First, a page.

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History will be final judge in Anglophone crisis, Mancho Bibixy tells court

Mancho Bibixy now awaits his jail term

Mancho Bibixy has told the President of the Yaounde military court Abega Mbezoa Eko Eko that the onus is on her to pass a fair judgement or history will judge her.

The anglophone activists told the court on Tuesday as the case between the State against him and seven others winds down to a close.

After the court listened to the defence counsel on Tuesday, the case was adjourned to Wednesday at 2:30pm for deliberations and judgement.

But before that, Mancho Bibixy and the seven others gave an emotional testimony of events at the close of the court on Tuesday.

“You have an opportunity to begin solving the Anglophone crisis or add more fuel to the fire,” Mancho told the judge at the court.

He stressed the fact that he has always chosen the path of dialogue as a solution to the crisis before proceeding to narrate his own version of events back in November 2016.

“In November 2016, I took up my coffin (to protest) and I meet with the Secretary General of the Bamenda City Council where I presented these problems and we discussed over it,” Mancho told the court.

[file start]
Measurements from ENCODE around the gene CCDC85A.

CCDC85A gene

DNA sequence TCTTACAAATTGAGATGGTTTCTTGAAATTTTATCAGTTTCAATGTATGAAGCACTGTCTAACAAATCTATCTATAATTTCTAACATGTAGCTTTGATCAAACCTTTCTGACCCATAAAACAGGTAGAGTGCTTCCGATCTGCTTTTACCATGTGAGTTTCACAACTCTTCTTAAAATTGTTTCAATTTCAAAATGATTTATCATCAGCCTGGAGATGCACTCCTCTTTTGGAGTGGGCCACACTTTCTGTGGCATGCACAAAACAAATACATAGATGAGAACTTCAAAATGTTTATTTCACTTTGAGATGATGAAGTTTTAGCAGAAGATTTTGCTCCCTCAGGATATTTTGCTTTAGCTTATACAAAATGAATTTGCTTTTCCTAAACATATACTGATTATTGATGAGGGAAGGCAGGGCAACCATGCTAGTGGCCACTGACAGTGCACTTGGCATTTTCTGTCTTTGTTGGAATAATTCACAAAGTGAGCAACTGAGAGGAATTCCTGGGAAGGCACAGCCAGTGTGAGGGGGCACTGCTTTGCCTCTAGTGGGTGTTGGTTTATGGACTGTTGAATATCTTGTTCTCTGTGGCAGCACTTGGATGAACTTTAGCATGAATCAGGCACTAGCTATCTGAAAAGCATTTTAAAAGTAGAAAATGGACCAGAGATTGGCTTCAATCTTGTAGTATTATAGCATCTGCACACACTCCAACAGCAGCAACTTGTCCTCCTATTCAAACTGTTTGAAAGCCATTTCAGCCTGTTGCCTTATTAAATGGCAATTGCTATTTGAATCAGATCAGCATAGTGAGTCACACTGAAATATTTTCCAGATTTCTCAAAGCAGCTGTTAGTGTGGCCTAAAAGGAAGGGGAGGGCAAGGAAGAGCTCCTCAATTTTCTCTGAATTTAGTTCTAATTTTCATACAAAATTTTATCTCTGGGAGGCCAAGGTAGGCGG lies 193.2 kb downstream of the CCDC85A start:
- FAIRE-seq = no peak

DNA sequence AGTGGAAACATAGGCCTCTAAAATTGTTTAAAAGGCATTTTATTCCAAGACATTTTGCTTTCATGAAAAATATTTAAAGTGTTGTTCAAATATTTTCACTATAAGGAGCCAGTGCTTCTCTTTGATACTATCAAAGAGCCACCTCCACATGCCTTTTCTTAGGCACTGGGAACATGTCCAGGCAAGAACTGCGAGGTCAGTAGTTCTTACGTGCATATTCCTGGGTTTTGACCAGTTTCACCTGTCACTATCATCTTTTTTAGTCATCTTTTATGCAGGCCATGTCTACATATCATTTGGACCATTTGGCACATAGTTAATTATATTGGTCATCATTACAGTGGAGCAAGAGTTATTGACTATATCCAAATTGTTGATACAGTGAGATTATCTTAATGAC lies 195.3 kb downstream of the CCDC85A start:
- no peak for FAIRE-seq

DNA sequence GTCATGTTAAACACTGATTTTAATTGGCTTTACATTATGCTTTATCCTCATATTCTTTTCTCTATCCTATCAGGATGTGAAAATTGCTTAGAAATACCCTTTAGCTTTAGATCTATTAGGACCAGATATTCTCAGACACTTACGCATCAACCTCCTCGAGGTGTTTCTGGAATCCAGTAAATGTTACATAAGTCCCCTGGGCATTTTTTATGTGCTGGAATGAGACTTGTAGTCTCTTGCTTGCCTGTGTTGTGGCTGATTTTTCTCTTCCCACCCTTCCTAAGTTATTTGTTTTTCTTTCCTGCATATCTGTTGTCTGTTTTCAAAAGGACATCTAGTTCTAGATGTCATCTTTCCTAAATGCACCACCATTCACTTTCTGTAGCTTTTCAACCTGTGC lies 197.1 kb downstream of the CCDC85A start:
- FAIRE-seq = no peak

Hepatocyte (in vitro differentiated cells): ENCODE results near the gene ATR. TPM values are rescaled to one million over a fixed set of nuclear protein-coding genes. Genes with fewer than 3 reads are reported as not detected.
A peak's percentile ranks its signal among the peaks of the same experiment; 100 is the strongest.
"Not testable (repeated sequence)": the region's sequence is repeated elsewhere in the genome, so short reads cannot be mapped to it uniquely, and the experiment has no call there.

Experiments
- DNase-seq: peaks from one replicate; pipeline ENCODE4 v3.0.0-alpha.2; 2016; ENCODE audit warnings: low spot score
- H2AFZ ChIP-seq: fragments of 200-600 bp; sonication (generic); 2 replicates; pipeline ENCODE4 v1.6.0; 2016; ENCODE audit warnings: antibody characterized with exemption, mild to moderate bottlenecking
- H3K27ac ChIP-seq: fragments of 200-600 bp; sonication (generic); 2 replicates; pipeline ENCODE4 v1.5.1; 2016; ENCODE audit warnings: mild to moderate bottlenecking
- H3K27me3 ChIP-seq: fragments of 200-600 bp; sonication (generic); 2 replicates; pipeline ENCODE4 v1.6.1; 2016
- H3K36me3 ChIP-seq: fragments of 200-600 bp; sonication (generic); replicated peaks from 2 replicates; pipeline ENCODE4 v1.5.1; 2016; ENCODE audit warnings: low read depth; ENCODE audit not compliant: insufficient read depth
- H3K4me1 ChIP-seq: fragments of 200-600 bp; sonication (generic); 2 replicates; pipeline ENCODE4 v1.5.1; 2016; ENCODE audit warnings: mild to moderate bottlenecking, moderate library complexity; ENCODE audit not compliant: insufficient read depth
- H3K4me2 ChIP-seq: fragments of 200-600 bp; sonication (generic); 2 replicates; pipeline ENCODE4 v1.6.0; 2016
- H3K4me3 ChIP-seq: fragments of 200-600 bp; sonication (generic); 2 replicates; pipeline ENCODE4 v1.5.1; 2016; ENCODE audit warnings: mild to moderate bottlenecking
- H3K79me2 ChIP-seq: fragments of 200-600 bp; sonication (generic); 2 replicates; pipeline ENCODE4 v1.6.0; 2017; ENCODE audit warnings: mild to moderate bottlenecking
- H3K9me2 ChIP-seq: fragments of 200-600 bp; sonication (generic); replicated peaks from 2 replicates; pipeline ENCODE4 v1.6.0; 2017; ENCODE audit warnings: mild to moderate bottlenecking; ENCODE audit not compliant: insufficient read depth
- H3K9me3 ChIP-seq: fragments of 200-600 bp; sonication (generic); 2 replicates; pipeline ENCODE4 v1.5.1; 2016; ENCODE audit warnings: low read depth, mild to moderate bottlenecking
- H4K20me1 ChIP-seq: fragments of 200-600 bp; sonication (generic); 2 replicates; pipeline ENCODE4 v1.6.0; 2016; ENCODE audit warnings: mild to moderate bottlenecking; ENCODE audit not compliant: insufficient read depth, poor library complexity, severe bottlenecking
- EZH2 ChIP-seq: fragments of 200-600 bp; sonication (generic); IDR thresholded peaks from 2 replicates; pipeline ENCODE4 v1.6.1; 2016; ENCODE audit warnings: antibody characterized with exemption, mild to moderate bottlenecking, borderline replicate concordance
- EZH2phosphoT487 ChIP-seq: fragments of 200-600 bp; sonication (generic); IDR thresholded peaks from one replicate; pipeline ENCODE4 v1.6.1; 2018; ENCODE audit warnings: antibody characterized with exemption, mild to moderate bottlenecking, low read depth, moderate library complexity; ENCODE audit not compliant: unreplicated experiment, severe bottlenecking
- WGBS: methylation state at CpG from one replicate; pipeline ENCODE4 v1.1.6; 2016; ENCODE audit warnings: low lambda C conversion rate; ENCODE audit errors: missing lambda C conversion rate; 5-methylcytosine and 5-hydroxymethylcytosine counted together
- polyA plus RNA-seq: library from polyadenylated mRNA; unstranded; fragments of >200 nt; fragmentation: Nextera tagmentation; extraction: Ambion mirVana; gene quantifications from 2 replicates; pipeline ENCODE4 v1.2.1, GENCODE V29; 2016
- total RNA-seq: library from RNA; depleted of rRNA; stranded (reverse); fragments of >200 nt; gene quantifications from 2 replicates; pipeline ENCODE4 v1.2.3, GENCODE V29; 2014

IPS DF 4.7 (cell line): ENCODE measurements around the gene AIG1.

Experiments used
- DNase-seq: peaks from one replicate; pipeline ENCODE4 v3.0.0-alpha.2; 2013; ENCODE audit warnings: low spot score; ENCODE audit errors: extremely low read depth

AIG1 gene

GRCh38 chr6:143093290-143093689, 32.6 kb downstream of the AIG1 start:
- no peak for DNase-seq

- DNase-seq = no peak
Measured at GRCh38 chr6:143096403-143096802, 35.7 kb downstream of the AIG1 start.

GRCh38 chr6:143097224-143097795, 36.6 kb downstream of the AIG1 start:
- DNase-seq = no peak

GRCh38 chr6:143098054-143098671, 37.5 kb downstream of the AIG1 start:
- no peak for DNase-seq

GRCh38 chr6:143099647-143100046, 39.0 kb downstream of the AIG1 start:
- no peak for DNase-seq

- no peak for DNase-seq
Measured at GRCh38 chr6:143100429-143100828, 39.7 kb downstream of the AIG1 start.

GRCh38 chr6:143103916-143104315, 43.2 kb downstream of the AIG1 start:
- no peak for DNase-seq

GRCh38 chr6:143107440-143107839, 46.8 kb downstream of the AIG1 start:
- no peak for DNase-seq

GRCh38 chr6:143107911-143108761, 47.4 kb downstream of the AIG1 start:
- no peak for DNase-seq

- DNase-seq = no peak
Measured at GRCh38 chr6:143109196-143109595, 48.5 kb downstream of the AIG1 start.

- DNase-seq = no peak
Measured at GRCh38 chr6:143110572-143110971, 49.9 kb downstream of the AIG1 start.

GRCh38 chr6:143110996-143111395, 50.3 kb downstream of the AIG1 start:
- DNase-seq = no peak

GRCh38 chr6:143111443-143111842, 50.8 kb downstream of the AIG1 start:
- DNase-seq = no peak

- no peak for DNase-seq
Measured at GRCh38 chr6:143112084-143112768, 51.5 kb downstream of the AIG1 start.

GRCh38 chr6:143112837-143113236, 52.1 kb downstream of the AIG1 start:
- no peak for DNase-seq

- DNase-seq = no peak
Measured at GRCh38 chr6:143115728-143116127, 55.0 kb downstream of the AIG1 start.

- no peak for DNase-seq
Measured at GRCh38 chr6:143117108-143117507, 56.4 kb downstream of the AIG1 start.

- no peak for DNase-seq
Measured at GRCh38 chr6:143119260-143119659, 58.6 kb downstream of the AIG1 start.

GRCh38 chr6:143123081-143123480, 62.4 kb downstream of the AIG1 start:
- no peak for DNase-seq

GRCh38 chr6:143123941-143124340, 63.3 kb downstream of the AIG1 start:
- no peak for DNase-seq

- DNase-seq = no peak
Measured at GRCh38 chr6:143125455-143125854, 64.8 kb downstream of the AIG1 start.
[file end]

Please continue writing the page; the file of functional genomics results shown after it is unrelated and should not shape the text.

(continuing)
He procceded by adding that he later met with the Prime Minister Philemon Yang in December 2016 where he equally submitted (the people’s) plight.

Mancho Bibixy revealed that he also held talks with a senior military officer at the Presbyterian Church Centre in Azire, this after he had held a series of meetings with CPDM senators.

The Senior military officer whom he refused to name proposed him a meeting with the Head of State which he accepted. However, the meeting never materialised.

It was the turn of Higher Education Minister Prof. Jacques Fame Ndongo to contact Mancho through the phone of Prof. James Arrey Abangma(SYNES-UB President) before further talks were held with General Elokobi and well as the then-Secretary of State at the Ministry of Defence in charge of the Gendarmerie Jean Baptiste Bokam.

Mancho narrated his own experience of the crisis before telling the court he had several opportunities to escape but decided to stay.

“Of what importance is it to kill thousands of people and still end up with dialogue?” Mancho Bibixy, a journalist and history teacher asked the court before warning  that about 45.000 persons were killed in South Africa after Nelson Mandela was jailed for 27 years.

Before that, the court opened in the heaviest of manner as the presiding magistrate slammed 11 to 13 -year jail sentences on six other anglophone detainees after finding them guilty of charges brought before them.

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